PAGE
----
Several city council seats are contested in Federal Way heading into the November general election.
King County’s elections filing week ended the evening of May 21. May 24 was the last day for candidates to withdraw.
Of Federal Way’s seven city council positions, four are up for grabs.
For council position No. 2, incumbent Greg Baruso is seeking reelection after his initial appointment to the council in March 2020.
A firefighter of 35 years, Baruso has served on the Parks, Recreation, Human Services & Public Safety Committee, in addition to being the chair of the Land Use & Transportation Committee.
Filed as running against him is Federal Way resident Erica Norton.
Position No. 4 is more hotly contested, with two candidates challenging incumbent Hoang Tran.
Tran is the chair of the Finance, Economic Development and Regional Affairs Committee, as well as a member of the Land Use and Transportation Committee. His initial election to the council was in 2017.
Challenging him are city residents Daniel Miller and Katherine Festa.
Festa, a housing coordinator and self-described “housing policy expert,” has worked for the King County Department of Community and Human Services, and previously ran for a council position in 2019.
Two candidates have filed for council position No. 5: incumbent councilmember Leandra Craft, and local small business owner Jack Walsh.
Craft was first appointed to the council in October 2020, and is employed as the Deputy Prosecuting Attorney for King County. Her focus in the council has been on “being a voice for underserved communities,” says her campaign web page.
Walsh is the owner of Sub Zero Nitrogen Ice Cream in Federal Way, and ran unsuccessfully in 2020 for a position in the state House of Representatives against current Rep. Jesse Johnson.
Council position No. 6 is the most contested seat in the cycle. Four candidates have filed for the position.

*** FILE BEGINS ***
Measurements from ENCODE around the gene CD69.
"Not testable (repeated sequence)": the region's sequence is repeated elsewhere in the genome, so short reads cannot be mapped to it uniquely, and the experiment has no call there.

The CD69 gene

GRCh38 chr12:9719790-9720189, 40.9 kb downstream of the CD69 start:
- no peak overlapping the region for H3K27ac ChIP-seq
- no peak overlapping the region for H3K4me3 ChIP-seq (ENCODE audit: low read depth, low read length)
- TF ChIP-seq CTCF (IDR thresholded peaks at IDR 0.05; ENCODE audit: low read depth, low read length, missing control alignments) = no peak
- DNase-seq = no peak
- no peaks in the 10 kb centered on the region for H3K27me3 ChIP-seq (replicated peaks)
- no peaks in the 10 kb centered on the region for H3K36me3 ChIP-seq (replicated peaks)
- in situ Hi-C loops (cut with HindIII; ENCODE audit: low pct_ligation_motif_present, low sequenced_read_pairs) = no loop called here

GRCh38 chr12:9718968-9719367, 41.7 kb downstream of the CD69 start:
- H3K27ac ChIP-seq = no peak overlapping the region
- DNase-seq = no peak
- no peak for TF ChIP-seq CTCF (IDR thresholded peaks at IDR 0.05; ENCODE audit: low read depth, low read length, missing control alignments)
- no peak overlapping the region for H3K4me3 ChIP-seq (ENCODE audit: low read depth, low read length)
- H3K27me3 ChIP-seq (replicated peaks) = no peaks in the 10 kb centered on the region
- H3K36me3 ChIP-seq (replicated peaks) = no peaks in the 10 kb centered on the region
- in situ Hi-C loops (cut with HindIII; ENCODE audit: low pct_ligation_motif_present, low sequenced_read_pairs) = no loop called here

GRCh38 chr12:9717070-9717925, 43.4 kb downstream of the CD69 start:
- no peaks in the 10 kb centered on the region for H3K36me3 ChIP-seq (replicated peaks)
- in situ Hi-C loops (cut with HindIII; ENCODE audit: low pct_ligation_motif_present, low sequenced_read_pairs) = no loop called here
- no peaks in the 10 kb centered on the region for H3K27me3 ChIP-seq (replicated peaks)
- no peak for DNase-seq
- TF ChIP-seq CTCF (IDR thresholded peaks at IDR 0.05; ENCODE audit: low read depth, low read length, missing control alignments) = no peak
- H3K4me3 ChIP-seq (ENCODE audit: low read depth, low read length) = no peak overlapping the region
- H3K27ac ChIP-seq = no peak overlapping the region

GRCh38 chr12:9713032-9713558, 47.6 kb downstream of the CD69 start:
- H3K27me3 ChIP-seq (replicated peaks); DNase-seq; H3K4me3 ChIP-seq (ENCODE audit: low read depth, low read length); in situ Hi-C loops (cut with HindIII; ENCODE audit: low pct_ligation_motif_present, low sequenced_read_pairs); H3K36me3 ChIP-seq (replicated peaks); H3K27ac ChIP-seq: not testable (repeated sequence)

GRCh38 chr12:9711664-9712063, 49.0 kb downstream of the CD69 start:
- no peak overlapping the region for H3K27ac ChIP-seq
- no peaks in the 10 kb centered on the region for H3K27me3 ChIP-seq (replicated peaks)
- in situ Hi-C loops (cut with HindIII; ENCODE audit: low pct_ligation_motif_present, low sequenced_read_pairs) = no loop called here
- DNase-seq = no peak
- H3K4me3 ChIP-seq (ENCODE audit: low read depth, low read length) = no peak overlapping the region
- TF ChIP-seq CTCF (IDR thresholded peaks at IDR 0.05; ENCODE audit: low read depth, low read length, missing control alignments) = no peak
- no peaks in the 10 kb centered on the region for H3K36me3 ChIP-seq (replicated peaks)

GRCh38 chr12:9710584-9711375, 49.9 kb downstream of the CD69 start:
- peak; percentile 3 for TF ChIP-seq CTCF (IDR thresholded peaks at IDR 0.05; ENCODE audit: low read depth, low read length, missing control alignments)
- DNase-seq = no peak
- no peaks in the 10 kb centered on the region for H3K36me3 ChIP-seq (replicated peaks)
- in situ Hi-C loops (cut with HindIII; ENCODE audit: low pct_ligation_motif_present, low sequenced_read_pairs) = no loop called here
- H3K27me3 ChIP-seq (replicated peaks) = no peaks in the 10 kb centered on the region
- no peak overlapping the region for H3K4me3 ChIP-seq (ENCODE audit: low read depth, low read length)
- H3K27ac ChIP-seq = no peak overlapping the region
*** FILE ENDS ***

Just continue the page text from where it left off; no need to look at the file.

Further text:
The first is the seat’s current occupant, incumbent councilmember Martin Moore.
Moore is employed as the executive director of the non-profit Audiobook Ministries, and was elected to the council first in 2013, and reelected in 2017. He promises on his web page to “put people over politics to work together to get things done.”
Next in line for the council position is Renae Seam, a Federal Way native and former analytics employee at Boeing Employee Credit Union.
“My intention is to be available to not only listen, but truly understand on an empathetic level the issues facing our residents,” Seam said on her campaign web page.
Local retired teacher Adrienne Obregon is also running for the seat. After retiring from teaching in 2015, Obregon and her daughter founded “Queens of Self-Esteem,” a community girls’ and women’s support group.
The final candidate for the position is Jack Dovey, former mayor of Federal Way from 2008 to 2010. Dovey also served previously on the Federal Way City Council.
Outside of the city council, filings were also made for municipal court judge positions No. 1 and 2. The positions’ current holders, Judges Rebecca C. Robertson and David A. Larson, are both unopposed.
Current Federal Way Mayor Jim Ferrell is also seeking reelection this cycle for his third term. Ferrell has served as mayor since 2014, and was previously reelected in November 2017.
His bid comes with numerous endorsements from current city and county elected officials, including the mayors of several surrounding cities, and many community unions and organizations.
Opposing him is Mark Greene, a “writer, playwright, legal assistant, politician, and veteran,” according to his web page, who has run for several elected positions in the past.
Greene, a “populist and centrist,” has voiced significant dissatisfaction with Ferrell’s mayoral track record.
“Federal Way has been taken over for most of the last decade by a liberal mayor who has given into the demands of his liberal and leftist base, including declining a patriotic-themed logo and flying leftist flags,” Greene’s web page says. “[Government] under Mark Greene’s mayoralty would practice Athenian-style civil polity, not identity politics.”